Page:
If the prepared deal with a border wall falls under the Party Wall Act, a notice should be provided to all affected neighbouring celebrations. The notice should consist of (see sample letters in Part 5 of the Party Wall leaflet):.
- The owners of the home carrying out the work.
- The address of the property.
- A complete description of the proposed work (this will normally be just a single sentence detailing the work).
- The proposed start date for the work.
- A clear declaration that the notification is being served under The Party Wall etc Act 1996.
- The date the notification is being served.
- If the work includes excavations, a drawing showing the depth, position etc
If the prepared work is a new limit wall up to or astride the border line the process of serving a notice under the Party Wall Act is as follows:.
- The person meaning to carry out the work must serve a written notice a minimum of one months before the desired start of the work to every neighbouring party offering information of the work to be carried out.
- Each neighbouring party ought to react in writing giving approval or signing up dissent – if a neighbouring party not does anything within 2 week of receiving the notice, the result is to put the notification into disagreement. No official contract is required for a wall up to the limit line, the neighbour simply requires not to object in writing.
- No work might start on a wall astride the boundary line till all neighbouring parties have actually agreed in writing to the notification (or a modified notice).
See below regarding what takes place in case of a dispute/objection.
If the planned work is an excavation within the distance/depth covered by the Party Wall Act, the notification needs to be served at least one month before the prepared start day of the work. Neighbouring celebrations must offer written agreement within 14 days or a disagreement is deemed to have actually taken place.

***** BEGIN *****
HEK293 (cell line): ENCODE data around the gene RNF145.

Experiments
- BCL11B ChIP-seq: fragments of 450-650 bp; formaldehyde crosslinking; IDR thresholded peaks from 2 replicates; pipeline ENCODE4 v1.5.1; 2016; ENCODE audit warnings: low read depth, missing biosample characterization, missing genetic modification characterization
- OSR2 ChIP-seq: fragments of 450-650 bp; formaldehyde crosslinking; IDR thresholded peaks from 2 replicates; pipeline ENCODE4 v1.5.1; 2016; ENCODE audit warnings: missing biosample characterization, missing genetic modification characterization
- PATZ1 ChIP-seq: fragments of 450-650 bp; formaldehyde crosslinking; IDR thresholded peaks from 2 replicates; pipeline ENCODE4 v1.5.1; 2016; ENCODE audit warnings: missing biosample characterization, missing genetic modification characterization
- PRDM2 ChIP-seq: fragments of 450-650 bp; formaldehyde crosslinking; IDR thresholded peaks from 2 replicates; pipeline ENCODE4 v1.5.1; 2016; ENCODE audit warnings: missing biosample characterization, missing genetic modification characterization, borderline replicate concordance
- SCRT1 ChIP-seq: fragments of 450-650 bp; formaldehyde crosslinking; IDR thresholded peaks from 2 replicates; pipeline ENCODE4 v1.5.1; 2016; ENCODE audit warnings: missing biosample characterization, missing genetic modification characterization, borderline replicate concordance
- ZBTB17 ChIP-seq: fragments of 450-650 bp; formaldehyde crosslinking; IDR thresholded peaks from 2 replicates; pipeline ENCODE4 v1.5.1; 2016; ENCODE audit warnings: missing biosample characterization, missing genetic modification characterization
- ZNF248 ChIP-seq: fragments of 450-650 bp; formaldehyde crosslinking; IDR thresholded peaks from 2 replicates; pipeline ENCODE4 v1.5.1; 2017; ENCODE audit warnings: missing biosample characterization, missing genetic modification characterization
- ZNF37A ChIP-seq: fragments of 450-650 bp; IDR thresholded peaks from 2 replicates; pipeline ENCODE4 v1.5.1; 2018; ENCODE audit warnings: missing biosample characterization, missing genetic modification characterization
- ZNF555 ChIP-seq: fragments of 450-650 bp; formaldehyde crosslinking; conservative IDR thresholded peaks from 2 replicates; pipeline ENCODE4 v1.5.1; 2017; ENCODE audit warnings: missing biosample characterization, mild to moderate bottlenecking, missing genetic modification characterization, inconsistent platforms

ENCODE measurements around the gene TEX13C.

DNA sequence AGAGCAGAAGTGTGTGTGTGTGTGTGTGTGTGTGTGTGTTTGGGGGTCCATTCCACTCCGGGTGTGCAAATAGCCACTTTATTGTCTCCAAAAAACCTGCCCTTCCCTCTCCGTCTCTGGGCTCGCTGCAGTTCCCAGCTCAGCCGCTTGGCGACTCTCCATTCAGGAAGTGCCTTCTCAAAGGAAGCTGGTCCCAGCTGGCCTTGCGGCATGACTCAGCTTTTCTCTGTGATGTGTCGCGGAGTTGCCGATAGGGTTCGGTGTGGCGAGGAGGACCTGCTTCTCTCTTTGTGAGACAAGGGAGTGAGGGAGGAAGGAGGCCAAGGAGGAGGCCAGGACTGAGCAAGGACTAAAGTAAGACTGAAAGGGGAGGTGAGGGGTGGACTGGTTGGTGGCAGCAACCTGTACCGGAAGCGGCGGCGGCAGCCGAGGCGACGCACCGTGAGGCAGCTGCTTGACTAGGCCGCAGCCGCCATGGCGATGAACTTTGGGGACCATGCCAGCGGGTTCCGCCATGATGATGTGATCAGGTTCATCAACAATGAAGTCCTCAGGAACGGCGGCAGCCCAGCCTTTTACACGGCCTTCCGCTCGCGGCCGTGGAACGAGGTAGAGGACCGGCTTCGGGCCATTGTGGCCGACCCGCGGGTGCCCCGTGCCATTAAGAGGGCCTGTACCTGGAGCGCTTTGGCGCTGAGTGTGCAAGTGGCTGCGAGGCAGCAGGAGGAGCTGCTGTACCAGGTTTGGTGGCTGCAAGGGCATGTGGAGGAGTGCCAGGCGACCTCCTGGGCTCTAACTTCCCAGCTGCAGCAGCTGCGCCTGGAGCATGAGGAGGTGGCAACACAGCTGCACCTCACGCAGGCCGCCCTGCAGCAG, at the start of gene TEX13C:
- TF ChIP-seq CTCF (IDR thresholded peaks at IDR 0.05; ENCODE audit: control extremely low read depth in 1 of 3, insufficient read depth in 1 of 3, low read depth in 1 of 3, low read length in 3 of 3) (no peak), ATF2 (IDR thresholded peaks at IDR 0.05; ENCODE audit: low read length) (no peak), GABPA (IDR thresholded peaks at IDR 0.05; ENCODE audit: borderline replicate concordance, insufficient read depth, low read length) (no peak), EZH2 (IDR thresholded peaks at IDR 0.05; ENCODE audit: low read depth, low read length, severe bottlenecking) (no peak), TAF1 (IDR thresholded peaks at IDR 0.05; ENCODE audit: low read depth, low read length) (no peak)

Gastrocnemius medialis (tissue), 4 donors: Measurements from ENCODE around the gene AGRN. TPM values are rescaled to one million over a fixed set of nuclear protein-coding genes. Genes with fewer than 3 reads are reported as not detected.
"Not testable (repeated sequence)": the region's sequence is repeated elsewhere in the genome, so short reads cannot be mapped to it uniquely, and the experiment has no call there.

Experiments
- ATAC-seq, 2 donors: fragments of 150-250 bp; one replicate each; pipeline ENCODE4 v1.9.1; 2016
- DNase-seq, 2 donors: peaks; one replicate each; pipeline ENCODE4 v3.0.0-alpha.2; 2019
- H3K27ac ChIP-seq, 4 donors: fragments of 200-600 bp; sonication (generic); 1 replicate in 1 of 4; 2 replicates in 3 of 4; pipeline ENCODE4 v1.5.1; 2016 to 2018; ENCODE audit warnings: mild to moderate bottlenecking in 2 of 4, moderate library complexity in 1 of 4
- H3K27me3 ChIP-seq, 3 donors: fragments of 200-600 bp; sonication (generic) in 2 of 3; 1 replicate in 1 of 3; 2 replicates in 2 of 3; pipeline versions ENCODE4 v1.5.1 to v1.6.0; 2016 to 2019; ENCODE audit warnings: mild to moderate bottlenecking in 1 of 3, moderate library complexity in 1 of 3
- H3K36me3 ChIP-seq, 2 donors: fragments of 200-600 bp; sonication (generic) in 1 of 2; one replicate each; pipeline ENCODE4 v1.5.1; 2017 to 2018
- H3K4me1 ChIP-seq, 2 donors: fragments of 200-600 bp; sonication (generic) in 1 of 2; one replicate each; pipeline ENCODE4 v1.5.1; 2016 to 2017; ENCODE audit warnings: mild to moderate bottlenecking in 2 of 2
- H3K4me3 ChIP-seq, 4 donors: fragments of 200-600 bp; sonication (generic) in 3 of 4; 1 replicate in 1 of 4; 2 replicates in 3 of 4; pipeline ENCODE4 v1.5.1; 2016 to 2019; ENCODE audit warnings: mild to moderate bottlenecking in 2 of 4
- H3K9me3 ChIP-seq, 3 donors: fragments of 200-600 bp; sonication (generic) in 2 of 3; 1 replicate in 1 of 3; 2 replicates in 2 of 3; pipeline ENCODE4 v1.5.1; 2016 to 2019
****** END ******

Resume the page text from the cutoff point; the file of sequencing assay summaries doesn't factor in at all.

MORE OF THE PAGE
See below regarding what happens in case of a dispute/objection.
If a dispute arises, what occurs.
If arrangement can not be reached in between neighbouring parties, the procedure is as follows:.
- A Surveyor or Surveyors is/are selected to identify a impartial and reasonable Award, either:.
- A single ‘Concurred Surveyor’ (somebody acceptable to all celebrations).
- Each party selects their own Property surveyor to represent the specific celebrations.
The individual who is performing the work will normally need to pay all the expenses of the Surveyors, the only exception being if the neighbour calls out a Property surveyor needlessly – in the opinion of the Surveyor. It should be kept in mind that any Surveyor must act within their statutory obligations and propose a neutral and reasonable Award.
- A single ‘Concurred Surveyor’ (somebody acceptable to all celebrations).
- The Agreed Surveyor, or the private Surveyors collectively, will produce an Award which should be reasonable and neutral to all parties.
- When an Award has been made, all parties have 14 days to attract a County Court versus the Award.
When you have arrangement.
All work needs to comply with the notification as soon as you have agreement. All the contracts should be maintained to ensure that a record of the granted permission is kept; a subsequent purchaser of the property might wish to establish that the work was carried out in accordance with the Party Wall Act requirements.
- We’ve just offered a brief outline of the Party Wall Act here as it impacts garden work but have a look at the Neighborhoods and Local Government site for a more comprehensive explanatory brochure consisting of example letters for reactions and notices.
- Talking about desired deal with neighbours is free and can avoid misconception which might arise if a notice arrives all of a sudden.
- Your local Structure Control Office might have the ability to give free recommendations relating to the Party Wall Act and how it applies to specific circumstances.